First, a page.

FTSE100 chairmen back renegotiation of European Union membership
Almost four in ten (39%) chairmen responding to the survey said they want Britain to remain part of the EU unconditionally, while over half (52%) want it to do so only if certain aspects of the relationship are renegotiated. Just 9% said they wanted Britain to leave the EU.
The findings mark a shift in the direction of support for unconditional membership. In July 2014, 81% of chairmen responding to the Boardroom Pulse believed that Britain should renegotiate its relationship with Brussels and just 15% backed staying unconditionally.
The findings also paint a dismal picture of the Shadow Cabinet’s traction with British business, with 30% of respondents believing the composition of the Shadow Cabinet – and in particular the Shadow Chancellor of the Exchequer – is “very damaging” for business, and a further 55% believing it was “worrying”. 9% were neutral on the issue and 6% believed the Shadow Cabinet’s composition was positive for business.
One chairman stated that, “Labour has turned down a path that seriously threatens UK business. If they become more electable, business would be damaged”. Another suggested that, “If Corbyn and his Shadow Cabinet ever got into power, it would be catastrophic for business”.
Regulation is the issue affecting UK PLC that business leaders would most like the Government to address, cited by 36% of respondents. Infrastructure-related issues also feature prominently, with respondents citing airport capacity and the need to address “poor delivery of infrastructure”. The affordability of housing in London was also cited as a particular issue, with one respondent suggesting that if not resolved, it could result in significant discontent amongst young people in the labour force.
Dominic Schofield, senior client partner with Korn Ferry’s board practice, said, “Support for remaining in the European Union remains strong at the highest levels of British business, as does support for the Government’s business credentials over those of the Shadow Cabinet. Business leaders still have significant issues they believe the Government should address, however, with regulation and infrastructure delivery high on the list.”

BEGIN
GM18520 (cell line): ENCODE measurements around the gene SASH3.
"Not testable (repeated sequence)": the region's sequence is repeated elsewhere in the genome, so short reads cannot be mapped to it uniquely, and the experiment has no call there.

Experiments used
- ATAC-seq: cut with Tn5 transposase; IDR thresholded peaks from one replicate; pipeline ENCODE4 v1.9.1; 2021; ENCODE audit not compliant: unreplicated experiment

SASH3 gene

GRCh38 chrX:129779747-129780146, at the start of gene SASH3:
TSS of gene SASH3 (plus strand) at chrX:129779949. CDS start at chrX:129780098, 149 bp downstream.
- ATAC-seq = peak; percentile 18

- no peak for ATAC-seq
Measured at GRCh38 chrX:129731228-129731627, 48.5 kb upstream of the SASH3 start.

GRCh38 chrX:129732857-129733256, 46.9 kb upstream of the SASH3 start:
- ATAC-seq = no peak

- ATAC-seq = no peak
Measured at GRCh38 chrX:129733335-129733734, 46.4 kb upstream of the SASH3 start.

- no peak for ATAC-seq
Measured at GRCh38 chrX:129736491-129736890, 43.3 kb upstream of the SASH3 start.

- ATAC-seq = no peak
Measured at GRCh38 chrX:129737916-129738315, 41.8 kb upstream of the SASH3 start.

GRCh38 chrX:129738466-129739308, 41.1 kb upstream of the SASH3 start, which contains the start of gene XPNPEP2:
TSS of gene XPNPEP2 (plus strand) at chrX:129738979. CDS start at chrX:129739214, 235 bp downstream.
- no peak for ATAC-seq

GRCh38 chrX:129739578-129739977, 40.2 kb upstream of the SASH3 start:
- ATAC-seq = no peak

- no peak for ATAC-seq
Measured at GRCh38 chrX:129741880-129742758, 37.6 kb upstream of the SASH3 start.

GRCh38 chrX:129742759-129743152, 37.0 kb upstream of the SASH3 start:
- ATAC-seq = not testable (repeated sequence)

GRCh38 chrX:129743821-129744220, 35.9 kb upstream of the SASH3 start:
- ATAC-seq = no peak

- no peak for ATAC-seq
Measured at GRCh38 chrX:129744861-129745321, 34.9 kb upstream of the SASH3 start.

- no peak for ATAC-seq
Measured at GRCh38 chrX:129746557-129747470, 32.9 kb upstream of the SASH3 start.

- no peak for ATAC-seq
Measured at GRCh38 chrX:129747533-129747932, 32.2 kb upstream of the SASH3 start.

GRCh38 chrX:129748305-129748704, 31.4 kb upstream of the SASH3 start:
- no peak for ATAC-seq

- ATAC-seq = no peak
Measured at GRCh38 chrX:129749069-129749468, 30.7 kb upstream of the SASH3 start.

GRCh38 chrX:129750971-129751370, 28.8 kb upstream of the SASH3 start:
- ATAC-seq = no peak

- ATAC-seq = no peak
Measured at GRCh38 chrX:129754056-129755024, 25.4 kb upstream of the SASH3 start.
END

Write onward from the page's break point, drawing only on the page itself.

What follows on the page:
The issue of gender diversity on UK boards was also covered in the latest Boardroom Pulse.
Chairmen were extremely positive about the impact that greater gender diversity has had on the functioning of their boards.
One chairman noted that, “Boardrooms are more balanced and thoughtful with healthy female representation, but the difficult questions still get asked, possibly with a more diplomatic approach.” Another said, “The macho culture&hellipis dampened down by women in the boardroom” and that “women approach problem solving from different angles to most men.” A third suggested that greater female representation has brought “a more diverse set of views on key issues and improved boardroom dynamics resulting in improved outcomes” and another claimed that it had resulted in “better board behaviour and a more mature rounded response to issues.”
Schofield added, “Chairmen overwhelmingly found that having more women on their boards has had a positive effect on boardroom behaviour and effectiveness. Some made the point that increased female representation on boards is providing more role models for women further down the company structure, which is encouraging. We are beginning to see companies focus on encouraging diversity of all forms from an earlier career stage and aiming to identify and develop future leaders from a broader pool of talent.”
The Boardroom Pulse was created in 2012 to give FTSE 100 chairmen a collective voice on the topical business and governance issues of the day and to offer a real-time insight into the boardrooms of the UK’s most powerful companies.